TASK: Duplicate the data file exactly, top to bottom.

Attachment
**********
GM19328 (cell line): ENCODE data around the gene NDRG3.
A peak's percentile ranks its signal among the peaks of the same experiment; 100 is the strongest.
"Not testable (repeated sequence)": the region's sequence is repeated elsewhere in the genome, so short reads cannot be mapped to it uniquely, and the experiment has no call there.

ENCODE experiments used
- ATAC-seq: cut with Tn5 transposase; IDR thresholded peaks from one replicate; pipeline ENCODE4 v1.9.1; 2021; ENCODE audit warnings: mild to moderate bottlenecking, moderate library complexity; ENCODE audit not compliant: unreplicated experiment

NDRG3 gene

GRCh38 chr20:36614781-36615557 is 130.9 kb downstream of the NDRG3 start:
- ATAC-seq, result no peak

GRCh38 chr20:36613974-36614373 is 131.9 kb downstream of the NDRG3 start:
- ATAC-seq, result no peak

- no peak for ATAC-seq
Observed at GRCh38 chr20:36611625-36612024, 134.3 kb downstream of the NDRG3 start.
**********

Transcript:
GM19328 (cell line): ENCODE data around the gene NDRG3.
A peak's percentile ranks its signal among the peaks of the same experiment; 100 is the strongest.
"Not testable (repeated sequence)": the region's sequence is repeated elsewhere in the genome, so short reads cannot be mapped to it uniquely, and the experiment has no call there.

ENCODE experiments used
- ATAC-seq: cut with Tn5 transposase; IDR thresholded peaks from one replicate; pipeline ENCODE4 v1.9.1; 2021; ENCODE audit warnings: mild to moderate bottlenecking, moderate library complexity; ENCODE audit not compliant: unreplicated experiment

NDRG3 gene

GRCh38 chr20:36614781-36615557 is 130.9 kb downstream of the NDRG3 start:
- ATAC-seq, result no peak

GRCh38 chr20:36613974-36614373 is 131.9 kb downstream of the NDRG3 start:
- ATAC-seq, result no peak

- no peak for ATAC-seq
Observed at GRCh38 chr20:36611625-36612024, 134.3 kb downstream of the NDRG3 start.